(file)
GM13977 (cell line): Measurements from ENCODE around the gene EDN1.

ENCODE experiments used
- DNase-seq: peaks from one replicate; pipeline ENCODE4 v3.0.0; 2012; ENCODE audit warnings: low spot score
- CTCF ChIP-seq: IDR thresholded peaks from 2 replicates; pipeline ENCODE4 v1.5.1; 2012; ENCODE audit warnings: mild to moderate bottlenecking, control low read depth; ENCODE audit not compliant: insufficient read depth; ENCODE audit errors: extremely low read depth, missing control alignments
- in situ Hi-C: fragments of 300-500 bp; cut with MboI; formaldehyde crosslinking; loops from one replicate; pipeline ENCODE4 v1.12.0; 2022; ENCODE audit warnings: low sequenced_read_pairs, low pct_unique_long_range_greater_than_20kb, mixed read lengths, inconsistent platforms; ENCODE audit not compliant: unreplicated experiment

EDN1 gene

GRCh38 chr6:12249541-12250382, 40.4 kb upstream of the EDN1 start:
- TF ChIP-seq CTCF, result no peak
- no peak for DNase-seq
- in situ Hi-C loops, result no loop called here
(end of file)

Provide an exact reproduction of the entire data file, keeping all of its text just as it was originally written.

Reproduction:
GM13977 (cell line): Measurements from ENCODE around the gene EDN1.

ENCODE experiments used
- DNase-seq: peaks from one replicate; pipeline ENCODE4 v3.0.0; 2012; ENCODE audit warnings: low spot score
- CTCF ChIP-seq: IDR thresholded peaks from 2 replicates; pipeline ENCODE4 v1.5.1; 2012; ENCODE audit warnings: mild to moderate bottlenecking, control low read depth; ENCODE audit not compliant: insufficient read depth; ENCODE audit errors: extremely low read depth, missing control alignments
- in situ Hi-C: fragments of 300-500 bp; cut with MboI; formaldehyde crosslinking; loops from one replicate; pipeline ENCODE4 v1.12.0; 2022; ENCODE audit warnings: low sequenced_read_pairs, low pct_unique_long_range_greater_than_20kb, mixed read lengths, inconsistent platforms; ENCODE audit not compliant: unreplicated experiment

EDN1 gene

GRCh38 chr6:12249541-12250382, 40.4 kb upstream of the EDN1 start:
- TF ChIP-seq CTCF, result no peak
- no peak for DNase-seq
- in situ Hi-C loops, result no loop called here